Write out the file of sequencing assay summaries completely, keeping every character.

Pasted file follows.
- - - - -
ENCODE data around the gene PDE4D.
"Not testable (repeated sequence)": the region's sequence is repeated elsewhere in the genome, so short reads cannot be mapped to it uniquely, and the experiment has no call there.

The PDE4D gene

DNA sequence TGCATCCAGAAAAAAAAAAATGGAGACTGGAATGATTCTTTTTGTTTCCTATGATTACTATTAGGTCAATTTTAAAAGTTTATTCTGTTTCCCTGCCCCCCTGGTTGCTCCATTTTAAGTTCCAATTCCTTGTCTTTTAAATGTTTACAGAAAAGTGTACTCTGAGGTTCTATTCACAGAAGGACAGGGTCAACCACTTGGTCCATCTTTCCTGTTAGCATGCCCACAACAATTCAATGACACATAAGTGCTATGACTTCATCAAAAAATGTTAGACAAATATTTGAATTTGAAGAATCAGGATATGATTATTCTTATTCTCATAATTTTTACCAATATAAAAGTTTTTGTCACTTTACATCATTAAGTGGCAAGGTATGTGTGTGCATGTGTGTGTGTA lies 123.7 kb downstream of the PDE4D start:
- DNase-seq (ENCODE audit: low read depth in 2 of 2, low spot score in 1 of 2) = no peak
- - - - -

ENCODE data around the gene PDE4D.
"Not testable (repeated sequence)": the region's sequence is repeated elsewhere in the genome, so short reads cannot be mapped to it uniquely, and the experiment has no call there.

The PDE4D gene

DNA sequence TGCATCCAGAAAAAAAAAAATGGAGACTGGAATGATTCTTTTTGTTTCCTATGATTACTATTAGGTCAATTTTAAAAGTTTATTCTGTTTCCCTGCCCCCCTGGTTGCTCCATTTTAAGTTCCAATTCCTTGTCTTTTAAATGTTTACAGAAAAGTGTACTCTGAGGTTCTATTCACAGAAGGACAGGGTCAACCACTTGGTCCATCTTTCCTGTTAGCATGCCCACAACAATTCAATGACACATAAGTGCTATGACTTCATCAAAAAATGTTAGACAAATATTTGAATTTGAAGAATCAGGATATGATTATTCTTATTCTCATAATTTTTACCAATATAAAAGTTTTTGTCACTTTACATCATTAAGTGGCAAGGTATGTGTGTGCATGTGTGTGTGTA lies 123.7 kb downstream of the PDE4D start:
- DNase-seq (ENCODE audit: low read depth in 2 of 2, low spot score in 1 of 2) = no peak